Do turtles recognize colors?Featured science projectScience project video

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Complexity level:
Project cost ($):
Time required:
It will take 7 days to prepare for this science project, and 3 days observation.
Material availability:
Turtles may be obtained from a local pet store.
Safety concerns:


This experiment was conducted to ascertain whether turtles have the ability to recognize colors? Diamondback terrapins were used, and we observed whether these turtles could recognize the color of their feeding trays.


The Diamondback terrapin will be able to recognize colors.



More than 250 species of turtles are known to exist. The largest turtle is the Leatherback turtle: it can grow up to 2.4meters. The smallest turtle is the Bog turtle: it can only grow up to 10  centimeters in length. Turtles move very slowly when they are on shore. They lay eggs in particular locations, and seldom move from these even after their eggs have hatched. Sea borne turtles are fast swimmers. They travel thousands of miles under water just to find a suitable spot at which they can lay eggs.

Turtles are reptiles - that have a hard shells and a soft body. The shell acts as a shield; it protects the turtles from predators. When a turtle senses danger, it withdraws into its shell. Like all reptiles, turtles are cold blooded. They change their body temperature in order to adapt to the environments in which they live.

Turtles live on land and in water. Those that live mainly on land are called tortoises. Terrapins that are found in North America are also called turtles. Terrapins live in seawater, brackish swamps and fresh water. Turtles are also found in deserts, lakes, marshlands, forest, coastal areas and oceans.

Scientific Terms

Reptiles, Malaclemys terrapinObservation:


The materials required for this  science fair project are as follows:

-    10 Diamondback terrapins
-    a blue feeding tray
-    a red feeding tray
-    a yellow feeding tray
-    small fish as turtle bait, or alternatively, turtle feed


1.    For this experiment, the independent variable is the color of the 3 feeding trays (blue, red and yellow). The dependent variable is the number of turtles that go to the correct food tray. Count how many turtles move towards each food tray. The constants (control variables) are the length of the distance between the food trays and the turtles, and the type of food used as turtle feed. The trays should be identical in shape and size.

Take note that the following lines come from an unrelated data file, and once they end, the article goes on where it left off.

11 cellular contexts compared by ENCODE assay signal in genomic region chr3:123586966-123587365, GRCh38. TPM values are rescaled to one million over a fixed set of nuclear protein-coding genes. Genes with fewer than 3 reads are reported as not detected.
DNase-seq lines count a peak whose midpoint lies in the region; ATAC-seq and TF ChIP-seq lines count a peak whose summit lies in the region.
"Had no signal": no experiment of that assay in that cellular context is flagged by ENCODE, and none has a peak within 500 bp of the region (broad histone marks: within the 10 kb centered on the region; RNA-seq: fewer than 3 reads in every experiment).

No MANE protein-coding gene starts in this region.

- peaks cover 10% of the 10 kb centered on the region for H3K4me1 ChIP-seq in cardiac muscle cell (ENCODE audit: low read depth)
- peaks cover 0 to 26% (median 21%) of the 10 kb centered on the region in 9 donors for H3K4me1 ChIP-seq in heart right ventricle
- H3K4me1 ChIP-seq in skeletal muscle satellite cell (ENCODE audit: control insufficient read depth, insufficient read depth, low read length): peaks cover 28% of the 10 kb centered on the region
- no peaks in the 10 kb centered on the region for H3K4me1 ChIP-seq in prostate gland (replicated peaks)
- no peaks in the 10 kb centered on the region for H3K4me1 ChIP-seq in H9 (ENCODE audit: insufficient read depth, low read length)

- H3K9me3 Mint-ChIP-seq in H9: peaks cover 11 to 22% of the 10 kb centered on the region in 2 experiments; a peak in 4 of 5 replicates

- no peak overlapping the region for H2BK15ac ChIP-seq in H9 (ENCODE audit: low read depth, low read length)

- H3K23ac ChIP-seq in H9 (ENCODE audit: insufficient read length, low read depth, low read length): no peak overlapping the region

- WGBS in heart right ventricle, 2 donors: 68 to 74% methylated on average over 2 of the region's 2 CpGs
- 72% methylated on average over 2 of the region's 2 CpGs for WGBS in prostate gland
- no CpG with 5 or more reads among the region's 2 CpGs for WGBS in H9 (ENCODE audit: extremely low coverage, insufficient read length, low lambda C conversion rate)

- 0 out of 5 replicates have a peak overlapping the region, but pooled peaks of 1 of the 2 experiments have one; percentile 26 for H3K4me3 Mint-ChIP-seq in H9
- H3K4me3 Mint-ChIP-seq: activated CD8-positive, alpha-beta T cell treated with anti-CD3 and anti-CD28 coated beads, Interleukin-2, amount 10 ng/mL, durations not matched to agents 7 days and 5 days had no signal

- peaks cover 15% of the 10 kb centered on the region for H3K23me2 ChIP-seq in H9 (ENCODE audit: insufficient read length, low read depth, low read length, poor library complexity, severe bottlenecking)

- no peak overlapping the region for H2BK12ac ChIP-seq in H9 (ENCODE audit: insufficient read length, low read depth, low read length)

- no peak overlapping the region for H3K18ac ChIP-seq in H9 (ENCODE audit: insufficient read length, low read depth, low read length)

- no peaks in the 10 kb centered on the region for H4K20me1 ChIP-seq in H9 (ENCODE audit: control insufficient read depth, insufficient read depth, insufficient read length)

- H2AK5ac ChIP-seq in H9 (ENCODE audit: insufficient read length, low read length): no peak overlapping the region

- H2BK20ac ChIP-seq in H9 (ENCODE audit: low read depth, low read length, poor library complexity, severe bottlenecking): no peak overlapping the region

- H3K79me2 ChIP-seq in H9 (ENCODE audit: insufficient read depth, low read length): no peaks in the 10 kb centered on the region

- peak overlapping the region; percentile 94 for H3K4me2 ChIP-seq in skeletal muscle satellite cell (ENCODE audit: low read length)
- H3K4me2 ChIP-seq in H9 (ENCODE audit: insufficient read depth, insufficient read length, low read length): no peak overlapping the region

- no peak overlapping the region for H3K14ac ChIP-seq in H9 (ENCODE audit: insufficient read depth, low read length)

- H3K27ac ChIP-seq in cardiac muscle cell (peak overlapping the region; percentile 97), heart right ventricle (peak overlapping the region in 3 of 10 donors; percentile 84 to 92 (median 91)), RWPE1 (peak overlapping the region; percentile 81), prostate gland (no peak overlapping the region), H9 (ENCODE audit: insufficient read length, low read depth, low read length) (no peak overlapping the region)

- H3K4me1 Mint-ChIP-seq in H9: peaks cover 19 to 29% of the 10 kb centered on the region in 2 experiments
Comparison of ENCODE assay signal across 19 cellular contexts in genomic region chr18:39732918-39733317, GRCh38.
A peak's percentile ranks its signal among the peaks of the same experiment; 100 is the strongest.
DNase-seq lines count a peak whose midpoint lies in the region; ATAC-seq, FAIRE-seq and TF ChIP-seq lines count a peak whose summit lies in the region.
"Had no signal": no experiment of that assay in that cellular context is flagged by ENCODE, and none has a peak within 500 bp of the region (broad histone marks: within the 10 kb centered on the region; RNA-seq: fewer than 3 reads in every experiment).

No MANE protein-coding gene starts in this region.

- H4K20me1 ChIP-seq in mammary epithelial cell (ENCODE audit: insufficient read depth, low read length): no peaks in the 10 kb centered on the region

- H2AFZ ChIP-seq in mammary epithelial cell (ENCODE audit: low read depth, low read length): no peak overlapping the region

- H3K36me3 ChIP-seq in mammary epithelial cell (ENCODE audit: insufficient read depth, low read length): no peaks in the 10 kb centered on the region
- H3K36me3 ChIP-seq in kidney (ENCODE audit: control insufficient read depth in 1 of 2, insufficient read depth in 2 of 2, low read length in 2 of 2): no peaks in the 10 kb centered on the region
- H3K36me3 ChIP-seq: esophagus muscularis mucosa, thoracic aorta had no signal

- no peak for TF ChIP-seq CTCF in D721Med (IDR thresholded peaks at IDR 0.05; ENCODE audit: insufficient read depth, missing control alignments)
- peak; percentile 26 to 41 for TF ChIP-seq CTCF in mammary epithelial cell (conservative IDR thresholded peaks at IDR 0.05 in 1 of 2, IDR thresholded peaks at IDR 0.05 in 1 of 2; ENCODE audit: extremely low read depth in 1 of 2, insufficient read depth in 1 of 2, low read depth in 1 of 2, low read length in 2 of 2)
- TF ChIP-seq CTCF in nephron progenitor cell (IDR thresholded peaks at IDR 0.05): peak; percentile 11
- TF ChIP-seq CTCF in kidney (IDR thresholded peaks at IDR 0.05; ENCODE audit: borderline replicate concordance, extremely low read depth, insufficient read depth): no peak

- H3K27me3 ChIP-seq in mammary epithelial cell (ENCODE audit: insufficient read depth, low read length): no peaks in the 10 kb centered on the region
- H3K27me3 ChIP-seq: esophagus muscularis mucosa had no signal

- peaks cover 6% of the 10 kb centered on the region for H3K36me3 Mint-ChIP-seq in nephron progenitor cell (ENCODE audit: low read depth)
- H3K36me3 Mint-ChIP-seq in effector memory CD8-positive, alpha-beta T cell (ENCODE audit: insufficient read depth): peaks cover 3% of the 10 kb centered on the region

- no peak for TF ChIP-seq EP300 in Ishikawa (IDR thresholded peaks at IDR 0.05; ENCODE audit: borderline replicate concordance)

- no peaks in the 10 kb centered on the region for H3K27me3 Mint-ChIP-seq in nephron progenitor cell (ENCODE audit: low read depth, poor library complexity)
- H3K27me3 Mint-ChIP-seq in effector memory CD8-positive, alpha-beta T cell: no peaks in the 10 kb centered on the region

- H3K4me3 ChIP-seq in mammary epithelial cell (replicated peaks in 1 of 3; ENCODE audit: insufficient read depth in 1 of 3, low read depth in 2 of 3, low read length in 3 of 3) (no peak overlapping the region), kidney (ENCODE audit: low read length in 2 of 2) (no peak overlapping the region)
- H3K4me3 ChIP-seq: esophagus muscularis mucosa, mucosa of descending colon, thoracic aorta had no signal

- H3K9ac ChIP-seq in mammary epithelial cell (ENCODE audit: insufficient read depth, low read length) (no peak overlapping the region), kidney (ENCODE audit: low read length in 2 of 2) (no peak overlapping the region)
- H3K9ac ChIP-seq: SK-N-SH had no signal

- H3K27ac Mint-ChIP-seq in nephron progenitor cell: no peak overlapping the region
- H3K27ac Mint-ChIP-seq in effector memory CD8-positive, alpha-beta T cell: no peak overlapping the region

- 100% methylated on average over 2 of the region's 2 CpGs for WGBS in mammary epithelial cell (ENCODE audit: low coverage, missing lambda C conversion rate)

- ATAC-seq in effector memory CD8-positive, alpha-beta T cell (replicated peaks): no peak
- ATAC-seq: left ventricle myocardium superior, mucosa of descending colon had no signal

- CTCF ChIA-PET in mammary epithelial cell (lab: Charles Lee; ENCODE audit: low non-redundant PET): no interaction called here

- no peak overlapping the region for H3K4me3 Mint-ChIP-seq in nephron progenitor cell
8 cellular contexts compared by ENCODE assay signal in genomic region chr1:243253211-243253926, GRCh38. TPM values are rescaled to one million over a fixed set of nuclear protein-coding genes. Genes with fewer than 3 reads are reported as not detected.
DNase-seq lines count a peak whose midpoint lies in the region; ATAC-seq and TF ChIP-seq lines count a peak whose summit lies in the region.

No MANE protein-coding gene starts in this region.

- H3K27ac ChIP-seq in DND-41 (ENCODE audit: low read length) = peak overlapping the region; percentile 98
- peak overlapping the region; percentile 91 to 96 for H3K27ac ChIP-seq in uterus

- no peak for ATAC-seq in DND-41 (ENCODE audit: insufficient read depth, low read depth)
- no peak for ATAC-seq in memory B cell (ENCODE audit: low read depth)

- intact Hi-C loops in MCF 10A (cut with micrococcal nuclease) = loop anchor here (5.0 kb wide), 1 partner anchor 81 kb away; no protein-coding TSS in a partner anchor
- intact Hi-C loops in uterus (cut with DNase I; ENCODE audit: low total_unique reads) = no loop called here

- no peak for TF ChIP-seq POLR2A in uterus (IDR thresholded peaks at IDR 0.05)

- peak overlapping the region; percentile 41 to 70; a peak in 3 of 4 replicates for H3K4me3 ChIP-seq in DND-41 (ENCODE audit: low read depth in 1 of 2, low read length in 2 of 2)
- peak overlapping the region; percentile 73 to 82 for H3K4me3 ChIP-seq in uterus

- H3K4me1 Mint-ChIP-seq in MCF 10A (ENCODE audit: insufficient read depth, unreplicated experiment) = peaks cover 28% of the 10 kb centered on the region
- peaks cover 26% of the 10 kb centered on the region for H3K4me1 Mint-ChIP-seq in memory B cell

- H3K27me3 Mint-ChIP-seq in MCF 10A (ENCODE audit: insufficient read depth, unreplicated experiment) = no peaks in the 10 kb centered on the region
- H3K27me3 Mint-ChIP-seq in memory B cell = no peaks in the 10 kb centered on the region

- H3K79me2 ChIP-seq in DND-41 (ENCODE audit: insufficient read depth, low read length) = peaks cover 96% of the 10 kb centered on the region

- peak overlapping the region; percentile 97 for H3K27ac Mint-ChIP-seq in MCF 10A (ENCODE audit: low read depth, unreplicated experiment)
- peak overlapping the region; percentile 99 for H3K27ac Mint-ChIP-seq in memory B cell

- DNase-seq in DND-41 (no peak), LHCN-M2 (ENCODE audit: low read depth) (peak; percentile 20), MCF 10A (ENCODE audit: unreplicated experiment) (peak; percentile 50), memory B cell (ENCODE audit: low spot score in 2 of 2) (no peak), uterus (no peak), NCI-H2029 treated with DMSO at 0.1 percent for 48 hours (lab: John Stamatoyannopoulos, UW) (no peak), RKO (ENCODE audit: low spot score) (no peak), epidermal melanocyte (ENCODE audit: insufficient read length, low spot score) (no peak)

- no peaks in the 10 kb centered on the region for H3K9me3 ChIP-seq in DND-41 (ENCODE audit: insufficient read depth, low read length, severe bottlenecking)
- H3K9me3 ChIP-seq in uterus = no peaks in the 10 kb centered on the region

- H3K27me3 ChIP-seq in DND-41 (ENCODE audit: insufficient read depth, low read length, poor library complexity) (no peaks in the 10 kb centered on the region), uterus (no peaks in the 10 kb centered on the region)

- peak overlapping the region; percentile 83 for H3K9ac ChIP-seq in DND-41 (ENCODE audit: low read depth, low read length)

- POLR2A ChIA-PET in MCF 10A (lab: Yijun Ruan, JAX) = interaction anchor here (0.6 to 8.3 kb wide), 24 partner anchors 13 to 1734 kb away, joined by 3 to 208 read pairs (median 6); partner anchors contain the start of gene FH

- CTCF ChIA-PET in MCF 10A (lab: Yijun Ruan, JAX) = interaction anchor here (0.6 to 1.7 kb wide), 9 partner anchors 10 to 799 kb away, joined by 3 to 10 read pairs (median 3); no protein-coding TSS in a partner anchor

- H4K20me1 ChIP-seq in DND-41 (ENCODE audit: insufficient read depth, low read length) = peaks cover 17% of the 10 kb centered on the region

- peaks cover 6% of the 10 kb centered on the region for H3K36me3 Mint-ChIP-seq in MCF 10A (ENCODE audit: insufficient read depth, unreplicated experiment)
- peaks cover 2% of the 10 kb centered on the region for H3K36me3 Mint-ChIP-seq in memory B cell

2.    Prepare the 3 feeding trays. They should be of the same size and shape, but of different colors (blue, red and yellow).

3.    Purchase (or if possible, borrow) 10 Diamondback terrapins from a local pet store. Train the turtles for a week: they are to eat from the blue tray. are trained for one week to eat only from a blue color food tray. They will be fed only once a day so that the turtles will learn to recognize and rush to the food tray immediately.

4.    After 7 days of training, the turtles are ready to be tested. Arrange the trays in a row and place the food in each of the 3 trays. The blue tray is to be on the extreme left. The red tray is to be in the middle of the 3 trays. The yellow tray is to be on the extreme right. Release the hungry turtles 1meter away from the trays. Count how many turtles go to each tray, and record this in the table below.

5.    Repeat procedure number 4 over the next 2 days but place the trays in different positions (red-blue-yellow; red-yellow-blue).


Most of the Diamondback terrapin turtles headed for the blue tray.

Arrangement Number of terrapin turtles that headed for each food tray
  Blue tray Red tray Yellow tray
Blue-Red-Yellow 8 0 2
Red-Blue-Yellow 9 0 1
Red-Yellow-Blue 7 1 2

The graph below represents the results of our science project:

Diamondback terrapin turtle science project


The hypothesis holds true: The turtles recognized colors. Turtles are able to differentiate between colors. They are also able to see well at night.

Diamondback terrapins have diamond patterns on their hard outer shells and hence, their names. They are found in North America and can live in both seawater and freshwater. Mostly, they live in brackish swamps. They feed on small fish, fiddler crabs and mollusks. The Diamondback terrapin is an endangered species, and this is because they were hunted and killed in large numbers in the past.

Also consider

Conduct the experiment in a dark room that does not have light.

Use other species of turtles or tortoises.

Also, try sealing the trays with plastic food wrap (eg. Glad wrap) and observe if there is any difference in the behaviour of the turtles.


Turtle -

Diamondback terrapin -

Turtles and tortoises -